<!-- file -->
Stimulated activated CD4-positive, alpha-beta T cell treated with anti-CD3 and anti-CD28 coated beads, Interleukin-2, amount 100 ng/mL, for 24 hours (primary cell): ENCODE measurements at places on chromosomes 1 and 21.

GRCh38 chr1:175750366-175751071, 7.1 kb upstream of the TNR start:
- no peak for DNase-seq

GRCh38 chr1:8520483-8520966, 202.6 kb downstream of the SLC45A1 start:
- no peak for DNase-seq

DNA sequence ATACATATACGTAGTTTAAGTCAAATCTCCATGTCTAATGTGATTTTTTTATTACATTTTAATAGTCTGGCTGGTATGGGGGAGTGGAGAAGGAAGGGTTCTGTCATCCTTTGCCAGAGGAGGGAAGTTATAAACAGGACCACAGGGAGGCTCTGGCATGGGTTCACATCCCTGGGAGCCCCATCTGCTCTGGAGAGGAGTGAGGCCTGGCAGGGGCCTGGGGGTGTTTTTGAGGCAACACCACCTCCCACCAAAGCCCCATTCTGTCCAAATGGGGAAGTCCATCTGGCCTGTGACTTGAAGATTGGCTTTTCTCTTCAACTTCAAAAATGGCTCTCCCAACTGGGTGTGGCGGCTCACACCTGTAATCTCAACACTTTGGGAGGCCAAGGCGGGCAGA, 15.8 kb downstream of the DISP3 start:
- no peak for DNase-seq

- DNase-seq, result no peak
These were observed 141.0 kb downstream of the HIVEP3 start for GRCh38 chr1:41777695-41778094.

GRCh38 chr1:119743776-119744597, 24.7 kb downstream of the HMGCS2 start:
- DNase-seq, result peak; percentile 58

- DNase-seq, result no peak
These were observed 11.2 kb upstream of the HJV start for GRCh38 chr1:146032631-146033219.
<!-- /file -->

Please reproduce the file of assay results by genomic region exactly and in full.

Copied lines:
Stimulated activated CD4-positive, alpha-beta T cell treated with anti-CD3 and anti-CD28 coated beads, Interleukin-2, amount 100 ng/mL, for 24 hours (primary cell): ENCODE measurements at places on chromosomes 1 and 21.

GRCh38 chr1:175750366-175751071, 7.1 kb upstream of the TNR start:
- no peak for DNase-seq

GRCh38 chr1:8520483-8520966, 202.6 kb downstream of the SLC45A1 start:
- no peak for DNase-seq

DNA sequence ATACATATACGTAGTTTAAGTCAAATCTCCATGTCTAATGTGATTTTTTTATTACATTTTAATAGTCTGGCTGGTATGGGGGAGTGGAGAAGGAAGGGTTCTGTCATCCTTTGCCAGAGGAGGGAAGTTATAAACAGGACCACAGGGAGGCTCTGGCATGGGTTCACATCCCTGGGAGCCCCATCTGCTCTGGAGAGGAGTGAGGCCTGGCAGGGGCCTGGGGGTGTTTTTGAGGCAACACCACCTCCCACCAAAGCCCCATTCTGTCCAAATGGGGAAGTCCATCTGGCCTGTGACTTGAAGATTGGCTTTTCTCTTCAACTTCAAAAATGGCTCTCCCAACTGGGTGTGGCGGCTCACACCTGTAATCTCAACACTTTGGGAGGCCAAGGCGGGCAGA, 15.8 kb downstream of the DISP3 start:
- no peak for DNase-seq

- DNase-seq, result no peak
These were observed 141.0 kb downstream of the HIVEP3 start for GRCh38 chr1:41777695-41778094.

GRCh38 chr1:119743776-119744597, 24.7 kb downstream of the HMGCS2 start:
- DNase-seq, result peak; percentile 58

- DNase-seq, result no peak
These were observed 11.2 kb upstream of the HJV start for GRCh38 chr1:146032631-146033219.